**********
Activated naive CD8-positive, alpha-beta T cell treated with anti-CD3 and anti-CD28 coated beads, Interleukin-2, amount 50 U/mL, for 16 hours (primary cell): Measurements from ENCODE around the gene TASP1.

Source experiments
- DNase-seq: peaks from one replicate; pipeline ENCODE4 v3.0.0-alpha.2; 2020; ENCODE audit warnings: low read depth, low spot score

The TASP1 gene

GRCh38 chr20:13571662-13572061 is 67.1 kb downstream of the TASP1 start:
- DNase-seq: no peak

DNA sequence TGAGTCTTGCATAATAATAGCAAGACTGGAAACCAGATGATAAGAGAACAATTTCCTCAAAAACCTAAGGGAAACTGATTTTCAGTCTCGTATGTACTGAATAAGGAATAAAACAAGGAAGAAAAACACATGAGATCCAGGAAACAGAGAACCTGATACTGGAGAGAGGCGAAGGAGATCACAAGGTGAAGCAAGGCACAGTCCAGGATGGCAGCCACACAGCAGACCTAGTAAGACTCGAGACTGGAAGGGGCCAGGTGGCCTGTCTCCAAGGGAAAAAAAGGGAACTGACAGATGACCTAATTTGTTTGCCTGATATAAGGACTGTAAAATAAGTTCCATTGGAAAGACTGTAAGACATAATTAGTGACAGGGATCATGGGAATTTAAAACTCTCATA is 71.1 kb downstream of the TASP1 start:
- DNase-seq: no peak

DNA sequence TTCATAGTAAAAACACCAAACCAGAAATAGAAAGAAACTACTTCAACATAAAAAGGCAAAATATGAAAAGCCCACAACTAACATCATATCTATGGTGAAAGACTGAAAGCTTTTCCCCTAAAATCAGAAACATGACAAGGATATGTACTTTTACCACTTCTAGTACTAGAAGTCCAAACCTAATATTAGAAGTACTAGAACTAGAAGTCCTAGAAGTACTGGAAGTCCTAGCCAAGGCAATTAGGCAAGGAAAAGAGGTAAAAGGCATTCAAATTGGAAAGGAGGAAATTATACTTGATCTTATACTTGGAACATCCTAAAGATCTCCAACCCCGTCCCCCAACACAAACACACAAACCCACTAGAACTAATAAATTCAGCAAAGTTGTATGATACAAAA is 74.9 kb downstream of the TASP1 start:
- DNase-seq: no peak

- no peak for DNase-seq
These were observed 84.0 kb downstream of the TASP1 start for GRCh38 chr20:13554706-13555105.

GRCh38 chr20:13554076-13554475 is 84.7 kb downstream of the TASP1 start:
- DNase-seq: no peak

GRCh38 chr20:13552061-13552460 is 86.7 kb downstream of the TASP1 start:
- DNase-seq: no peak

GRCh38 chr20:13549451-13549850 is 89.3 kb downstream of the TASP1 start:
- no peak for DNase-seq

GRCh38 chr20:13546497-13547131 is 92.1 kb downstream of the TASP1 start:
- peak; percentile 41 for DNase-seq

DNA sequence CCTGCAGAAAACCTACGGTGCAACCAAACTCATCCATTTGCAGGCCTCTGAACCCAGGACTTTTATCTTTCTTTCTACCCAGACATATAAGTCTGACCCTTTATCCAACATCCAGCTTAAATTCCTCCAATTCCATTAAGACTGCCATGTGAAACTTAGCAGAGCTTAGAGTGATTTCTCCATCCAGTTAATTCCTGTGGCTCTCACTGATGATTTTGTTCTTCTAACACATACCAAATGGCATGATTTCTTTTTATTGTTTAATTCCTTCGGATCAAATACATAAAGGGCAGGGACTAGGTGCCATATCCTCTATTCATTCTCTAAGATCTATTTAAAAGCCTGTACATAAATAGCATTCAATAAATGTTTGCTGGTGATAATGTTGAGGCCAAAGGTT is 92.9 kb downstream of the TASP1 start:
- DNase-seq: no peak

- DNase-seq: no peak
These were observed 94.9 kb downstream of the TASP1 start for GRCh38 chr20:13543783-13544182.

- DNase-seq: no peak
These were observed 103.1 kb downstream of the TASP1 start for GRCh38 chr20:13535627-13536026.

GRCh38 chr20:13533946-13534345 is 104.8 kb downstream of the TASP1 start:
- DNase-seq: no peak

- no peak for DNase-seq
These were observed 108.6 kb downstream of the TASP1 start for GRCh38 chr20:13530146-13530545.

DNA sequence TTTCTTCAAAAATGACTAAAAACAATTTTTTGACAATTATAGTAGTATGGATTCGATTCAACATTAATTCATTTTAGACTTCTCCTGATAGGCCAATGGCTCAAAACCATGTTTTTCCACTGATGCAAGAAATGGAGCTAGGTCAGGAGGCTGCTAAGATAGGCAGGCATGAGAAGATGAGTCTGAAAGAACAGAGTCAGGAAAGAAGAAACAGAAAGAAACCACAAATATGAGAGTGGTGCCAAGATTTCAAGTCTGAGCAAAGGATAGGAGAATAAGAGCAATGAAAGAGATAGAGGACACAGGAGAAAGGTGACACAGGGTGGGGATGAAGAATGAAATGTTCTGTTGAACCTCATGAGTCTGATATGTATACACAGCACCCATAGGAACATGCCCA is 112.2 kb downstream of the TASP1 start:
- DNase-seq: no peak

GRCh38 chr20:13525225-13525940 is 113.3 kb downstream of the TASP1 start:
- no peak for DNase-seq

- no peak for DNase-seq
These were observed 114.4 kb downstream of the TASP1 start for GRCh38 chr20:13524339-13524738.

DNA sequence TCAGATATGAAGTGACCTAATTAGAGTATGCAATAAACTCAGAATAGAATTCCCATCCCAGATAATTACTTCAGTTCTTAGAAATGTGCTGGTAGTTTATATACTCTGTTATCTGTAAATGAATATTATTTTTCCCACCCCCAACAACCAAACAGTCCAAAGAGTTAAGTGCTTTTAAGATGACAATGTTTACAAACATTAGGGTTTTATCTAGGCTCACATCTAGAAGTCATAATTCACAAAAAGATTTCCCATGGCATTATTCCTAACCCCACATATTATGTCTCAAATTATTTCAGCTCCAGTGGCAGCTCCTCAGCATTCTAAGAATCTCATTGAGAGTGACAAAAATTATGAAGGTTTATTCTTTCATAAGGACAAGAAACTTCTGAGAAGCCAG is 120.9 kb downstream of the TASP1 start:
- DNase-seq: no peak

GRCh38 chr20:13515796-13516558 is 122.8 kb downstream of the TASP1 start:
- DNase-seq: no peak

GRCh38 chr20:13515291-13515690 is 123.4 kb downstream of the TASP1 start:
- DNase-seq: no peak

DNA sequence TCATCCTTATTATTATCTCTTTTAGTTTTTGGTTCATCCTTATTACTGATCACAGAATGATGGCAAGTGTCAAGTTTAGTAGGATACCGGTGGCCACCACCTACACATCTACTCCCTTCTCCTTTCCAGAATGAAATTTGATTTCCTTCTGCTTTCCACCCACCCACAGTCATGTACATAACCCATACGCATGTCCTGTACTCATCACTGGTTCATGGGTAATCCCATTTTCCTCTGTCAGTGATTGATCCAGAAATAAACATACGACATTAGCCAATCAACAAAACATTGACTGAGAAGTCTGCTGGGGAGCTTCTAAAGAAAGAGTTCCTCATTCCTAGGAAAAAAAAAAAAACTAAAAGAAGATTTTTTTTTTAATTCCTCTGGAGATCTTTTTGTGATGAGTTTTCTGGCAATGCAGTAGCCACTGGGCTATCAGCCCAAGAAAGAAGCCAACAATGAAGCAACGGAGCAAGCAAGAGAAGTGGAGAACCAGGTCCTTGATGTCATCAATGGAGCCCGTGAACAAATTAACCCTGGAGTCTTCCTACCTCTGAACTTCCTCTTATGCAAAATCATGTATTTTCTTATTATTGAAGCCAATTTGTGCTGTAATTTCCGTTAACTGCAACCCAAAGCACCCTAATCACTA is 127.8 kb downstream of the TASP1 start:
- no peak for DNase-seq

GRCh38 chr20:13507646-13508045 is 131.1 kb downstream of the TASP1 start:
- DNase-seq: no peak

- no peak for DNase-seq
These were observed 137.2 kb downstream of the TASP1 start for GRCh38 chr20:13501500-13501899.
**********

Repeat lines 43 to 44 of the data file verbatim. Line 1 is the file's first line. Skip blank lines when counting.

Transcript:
DNA sequence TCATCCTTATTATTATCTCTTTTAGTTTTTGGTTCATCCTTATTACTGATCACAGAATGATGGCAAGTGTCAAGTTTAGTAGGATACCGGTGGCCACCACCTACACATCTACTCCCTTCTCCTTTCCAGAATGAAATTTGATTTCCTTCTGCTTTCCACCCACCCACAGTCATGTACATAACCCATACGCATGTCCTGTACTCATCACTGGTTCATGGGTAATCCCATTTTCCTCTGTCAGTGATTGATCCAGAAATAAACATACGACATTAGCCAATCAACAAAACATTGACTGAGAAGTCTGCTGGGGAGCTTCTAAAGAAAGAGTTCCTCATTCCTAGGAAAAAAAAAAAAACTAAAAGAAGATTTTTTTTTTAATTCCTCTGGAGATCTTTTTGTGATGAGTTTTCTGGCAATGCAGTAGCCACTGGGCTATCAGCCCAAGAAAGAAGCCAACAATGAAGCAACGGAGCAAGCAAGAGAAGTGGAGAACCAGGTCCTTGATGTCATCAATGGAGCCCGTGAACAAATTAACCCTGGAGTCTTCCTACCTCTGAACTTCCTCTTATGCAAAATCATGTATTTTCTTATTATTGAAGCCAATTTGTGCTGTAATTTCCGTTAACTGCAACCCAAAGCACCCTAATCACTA is 127.8 kb downstream of the TASP1 start:
- no peak for DNase-seq